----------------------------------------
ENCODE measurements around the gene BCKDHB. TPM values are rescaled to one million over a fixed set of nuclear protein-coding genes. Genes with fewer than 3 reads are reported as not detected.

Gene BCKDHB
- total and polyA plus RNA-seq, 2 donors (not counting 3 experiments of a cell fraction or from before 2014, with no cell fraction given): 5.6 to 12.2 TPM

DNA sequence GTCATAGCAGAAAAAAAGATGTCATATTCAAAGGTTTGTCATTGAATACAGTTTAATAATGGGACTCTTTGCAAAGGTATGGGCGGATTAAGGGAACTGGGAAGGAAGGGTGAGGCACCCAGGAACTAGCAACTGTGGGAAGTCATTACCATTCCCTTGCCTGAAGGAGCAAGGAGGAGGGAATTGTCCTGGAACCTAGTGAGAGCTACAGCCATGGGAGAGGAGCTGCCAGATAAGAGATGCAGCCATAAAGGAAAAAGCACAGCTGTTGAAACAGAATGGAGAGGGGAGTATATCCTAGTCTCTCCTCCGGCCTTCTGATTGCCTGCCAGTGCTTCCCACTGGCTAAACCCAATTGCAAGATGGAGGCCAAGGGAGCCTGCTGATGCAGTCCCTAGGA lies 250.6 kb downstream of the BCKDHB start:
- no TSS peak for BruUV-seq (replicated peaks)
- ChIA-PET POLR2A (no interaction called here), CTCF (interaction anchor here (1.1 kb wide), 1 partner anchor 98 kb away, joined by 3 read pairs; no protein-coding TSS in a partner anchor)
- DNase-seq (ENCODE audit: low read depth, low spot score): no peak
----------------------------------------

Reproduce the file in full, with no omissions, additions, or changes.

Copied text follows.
ENCODE measurements around the gene BCKDHB. TPM values are rescaled to one million over a fixed set of nuclear protein-coding genes. Genes with fewer than 3 reads are reported as not detected.

Gene BCKDHB
- total and polyA plus RNA-seq, 2 donors (not counting 3 experiments of a cell fraction or from before 2014, with no cell fraction given): 5.6 to 12.2 TPM

DNA sequence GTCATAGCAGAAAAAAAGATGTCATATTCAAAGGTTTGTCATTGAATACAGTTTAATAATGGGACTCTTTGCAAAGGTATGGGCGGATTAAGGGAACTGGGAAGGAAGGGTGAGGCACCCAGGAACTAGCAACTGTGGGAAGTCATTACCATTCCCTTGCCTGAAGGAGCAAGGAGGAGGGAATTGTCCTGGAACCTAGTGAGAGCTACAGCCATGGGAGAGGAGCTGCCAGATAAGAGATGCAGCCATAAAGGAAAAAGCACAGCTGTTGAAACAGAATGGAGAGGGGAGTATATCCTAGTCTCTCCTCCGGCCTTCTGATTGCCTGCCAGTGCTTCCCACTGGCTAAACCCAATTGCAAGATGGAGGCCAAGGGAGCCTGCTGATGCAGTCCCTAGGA lies 250.6 kb downstream of the BCKDHB start:
- no TSS peak for BruUV-seq (replicated peaks)
- ChIA-PET POLR2A (no interaction called here), CTCF (interaction anchor here (1.1 kb wide), 1 partner anchor 98 kb away, joined by 3 read pairs; no protein-coding TSS in a partner anchor)
- DNase-seq (ENCODE audit: low read depth, low spot score): no peak